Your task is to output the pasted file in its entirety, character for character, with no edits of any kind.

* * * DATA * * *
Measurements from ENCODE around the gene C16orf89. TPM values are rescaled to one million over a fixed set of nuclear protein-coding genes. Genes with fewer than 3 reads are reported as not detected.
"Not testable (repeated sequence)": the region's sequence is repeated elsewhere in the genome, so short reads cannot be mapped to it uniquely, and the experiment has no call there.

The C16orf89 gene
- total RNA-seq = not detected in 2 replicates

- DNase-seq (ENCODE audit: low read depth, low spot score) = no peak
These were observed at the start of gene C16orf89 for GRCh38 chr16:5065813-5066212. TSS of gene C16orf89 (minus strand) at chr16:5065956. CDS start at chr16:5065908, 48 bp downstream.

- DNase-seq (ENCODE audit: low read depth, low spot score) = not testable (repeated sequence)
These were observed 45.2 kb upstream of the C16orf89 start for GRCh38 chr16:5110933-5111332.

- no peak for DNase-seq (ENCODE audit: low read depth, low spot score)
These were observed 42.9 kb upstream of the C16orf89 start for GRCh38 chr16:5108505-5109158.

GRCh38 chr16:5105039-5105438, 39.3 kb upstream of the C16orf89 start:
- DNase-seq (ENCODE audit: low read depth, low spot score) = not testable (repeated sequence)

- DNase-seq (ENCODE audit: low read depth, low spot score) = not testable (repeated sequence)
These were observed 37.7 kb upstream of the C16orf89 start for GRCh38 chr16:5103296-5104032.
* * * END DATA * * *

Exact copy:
Measurements from ENCODE around the gene C16orf89. TPM values are rescaled to one million over a fixed set of nuclear protein-coding genes. Genes with fewer than 3 reads are reported as not detected.
"Not testable (repeated sequence)": the region's sequence is repeated elsewhere in the genome, so short reads cannot be mapped to it uniquely, and the experiment has no call there.

The C16orf89 gene
- total RNA-seq = not detected in 2 replicates

- DNase-seq (ENCODE audit: low read depth, low spot score) = no peak
These were observed at the start of gene C16orf89 for GRCh38 chr16:5065813-5066212. TSS of gene C16orf89 (minus strand) at chr16:5065956. CDS start at chr16:5065908, 48 bp downstream.

- DNase-seq (ENCODE audit: low read depth, low spot score) = not testable (repeated sequence)
These were observed 45.2 kb upstream of the C16orf89 start for GRCh38 chr16:5110933-5111332.

- no peak for DNase-seq (ENCODE audit: low read depth, low spot score)
These were observed 42.9 kb upstream of the C16orf89 start for GRCh38 chr16:5108505-5109158.

GRCh38 chr16:5105039-5105438, 39.3 kb upstream of the C16orf89 start:
- DNase-seq (ENCODE audit: low read depth, low spot score) = not testable (repeated sequence)

- DNase-seq (ENCODE audit: low read depth, low spot score) = not testable (repeated sequence)
These were observed 37.7 kb upstream of the C16orf89 start for GRCh38 chr16:5103296-5104032.